British pensioners are receiving anything from £7 to £230 a week in state pensions, according to data from the Department for Work and Pensions (DWP).
The difference of more than £200 a week, equating to £10,000 a year, has led the Government to confirm that the current pensions system will be replaced by a new single-tier pension.
The DWP said that state pension regulations had multiplied so much over recent decades and made the system so 'complex' that people were unable to work out how much they would receive each week, and budget properly for their needs.
According to latest data, around 130,000 people get £7 or less a week while the same number receives £230 or more a week.
The current state pension is made up of the basic state pension and various additional state pension entitlements, with the wide range in pay outs resulting from the large number of additional top-ups available.
The amount of state pension individuals receive is also based on their national insurance contributions throughout their working life. Historically, both state and private pensions are lower for women as they tend to receive a smaller state pension for missing national insurance contributions while caring, and because it is earnings related.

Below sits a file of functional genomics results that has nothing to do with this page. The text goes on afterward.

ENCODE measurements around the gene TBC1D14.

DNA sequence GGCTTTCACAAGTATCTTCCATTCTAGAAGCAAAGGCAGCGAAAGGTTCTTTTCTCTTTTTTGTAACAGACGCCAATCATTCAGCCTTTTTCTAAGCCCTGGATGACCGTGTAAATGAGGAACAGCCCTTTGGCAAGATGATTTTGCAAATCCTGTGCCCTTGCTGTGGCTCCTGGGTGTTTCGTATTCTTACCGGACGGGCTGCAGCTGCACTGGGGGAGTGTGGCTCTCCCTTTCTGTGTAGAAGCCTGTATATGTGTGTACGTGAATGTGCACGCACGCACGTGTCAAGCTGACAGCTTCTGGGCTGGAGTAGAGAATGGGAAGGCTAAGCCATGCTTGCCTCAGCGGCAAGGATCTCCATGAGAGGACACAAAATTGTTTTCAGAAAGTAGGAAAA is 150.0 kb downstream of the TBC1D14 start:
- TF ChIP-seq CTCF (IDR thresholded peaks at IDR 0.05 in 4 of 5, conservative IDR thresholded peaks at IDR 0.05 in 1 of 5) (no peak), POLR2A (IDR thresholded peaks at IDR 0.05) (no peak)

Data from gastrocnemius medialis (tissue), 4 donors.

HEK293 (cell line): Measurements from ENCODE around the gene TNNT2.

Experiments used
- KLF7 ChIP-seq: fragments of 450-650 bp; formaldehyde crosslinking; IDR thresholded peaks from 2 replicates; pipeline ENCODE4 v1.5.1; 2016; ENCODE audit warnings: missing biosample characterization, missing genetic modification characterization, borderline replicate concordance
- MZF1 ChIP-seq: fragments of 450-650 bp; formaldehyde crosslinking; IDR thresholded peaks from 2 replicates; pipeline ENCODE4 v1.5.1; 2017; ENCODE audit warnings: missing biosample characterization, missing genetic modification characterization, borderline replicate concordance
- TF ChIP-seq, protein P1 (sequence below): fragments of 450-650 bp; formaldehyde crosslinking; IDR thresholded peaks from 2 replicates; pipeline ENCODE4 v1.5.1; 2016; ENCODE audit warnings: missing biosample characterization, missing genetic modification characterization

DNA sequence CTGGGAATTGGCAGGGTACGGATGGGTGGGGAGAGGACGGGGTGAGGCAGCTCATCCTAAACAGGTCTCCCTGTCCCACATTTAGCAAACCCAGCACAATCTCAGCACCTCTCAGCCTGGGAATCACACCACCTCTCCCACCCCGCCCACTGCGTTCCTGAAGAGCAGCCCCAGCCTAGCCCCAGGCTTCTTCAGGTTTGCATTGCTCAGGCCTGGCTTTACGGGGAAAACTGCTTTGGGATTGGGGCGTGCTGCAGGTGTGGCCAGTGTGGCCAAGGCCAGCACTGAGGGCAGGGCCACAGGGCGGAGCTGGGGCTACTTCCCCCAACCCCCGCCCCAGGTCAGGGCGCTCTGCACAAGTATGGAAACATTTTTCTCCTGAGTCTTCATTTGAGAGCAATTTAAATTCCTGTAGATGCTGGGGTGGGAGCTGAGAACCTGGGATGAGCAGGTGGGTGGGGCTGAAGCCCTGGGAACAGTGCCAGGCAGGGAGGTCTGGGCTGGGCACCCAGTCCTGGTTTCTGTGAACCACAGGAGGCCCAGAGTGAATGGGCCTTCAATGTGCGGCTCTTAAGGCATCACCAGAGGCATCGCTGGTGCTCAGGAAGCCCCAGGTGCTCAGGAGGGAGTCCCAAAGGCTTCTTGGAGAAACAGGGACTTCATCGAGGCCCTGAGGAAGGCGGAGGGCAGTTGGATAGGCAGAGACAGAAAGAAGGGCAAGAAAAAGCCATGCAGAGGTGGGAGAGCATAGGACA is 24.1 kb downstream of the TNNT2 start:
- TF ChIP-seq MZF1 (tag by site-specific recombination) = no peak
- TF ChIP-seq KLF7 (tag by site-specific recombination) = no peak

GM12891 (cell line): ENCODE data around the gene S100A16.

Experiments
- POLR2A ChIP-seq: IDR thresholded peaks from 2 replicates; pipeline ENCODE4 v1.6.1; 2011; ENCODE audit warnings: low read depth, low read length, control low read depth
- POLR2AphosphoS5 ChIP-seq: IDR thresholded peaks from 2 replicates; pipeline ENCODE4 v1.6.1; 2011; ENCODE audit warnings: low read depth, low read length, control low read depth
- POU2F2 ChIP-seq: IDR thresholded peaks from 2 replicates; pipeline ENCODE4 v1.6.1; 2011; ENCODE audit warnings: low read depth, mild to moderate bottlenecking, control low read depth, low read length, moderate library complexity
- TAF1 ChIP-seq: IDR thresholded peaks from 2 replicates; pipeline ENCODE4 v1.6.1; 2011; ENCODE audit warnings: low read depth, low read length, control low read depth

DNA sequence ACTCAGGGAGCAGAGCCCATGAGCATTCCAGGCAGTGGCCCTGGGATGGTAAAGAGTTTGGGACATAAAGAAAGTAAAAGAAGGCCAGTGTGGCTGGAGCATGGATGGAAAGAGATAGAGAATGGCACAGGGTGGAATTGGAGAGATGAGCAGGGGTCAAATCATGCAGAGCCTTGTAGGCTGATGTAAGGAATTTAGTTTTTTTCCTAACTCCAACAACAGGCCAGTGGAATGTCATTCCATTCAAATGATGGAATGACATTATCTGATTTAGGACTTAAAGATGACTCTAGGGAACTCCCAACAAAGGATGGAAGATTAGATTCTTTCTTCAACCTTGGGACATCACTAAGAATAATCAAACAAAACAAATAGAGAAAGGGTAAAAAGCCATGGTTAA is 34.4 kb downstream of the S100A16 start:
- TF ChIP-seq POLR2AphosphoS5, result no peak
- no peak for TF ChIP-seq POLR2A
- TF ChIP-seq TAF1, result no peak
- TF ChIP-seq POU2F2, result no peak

The replacement simple flat-rate pension will be set above the level of the means test, currently estimated to be around £140 a week. The Government hopes the increase will aid those with little or no entitlement to the top-up pensions, most of whom are women.
Pensions minister Steve Webb said that the range of state pension pay outs was 'staggering.'
"The current system is so complex and would baffle even Einstein. Worse, if people have no idea what they will get, they can't make sure they have enough savings for their retirement."
"We can't go on playing roulette with pensions. A flat-rate single-tier state pension will restore simplicity and give people certainty instead of chance. And it will provide a sure foundation for further saving," he said.
Ros Altmann, director general of Saga said that radical reform was long overdue.
"At the moment the UK State pension system relies far too much on mass means-testing which particularly penalises those who have tried to save for their retirement."
"The new pension system should be fairer and simpler and no longer treat women as second class citizens but we still need to see the details of the new framework and how the Government plans to implement it in order to ensure fairness."
The Chancellor first announced details to reform the state pension system in the March Budget and further details are to be published later in the year.
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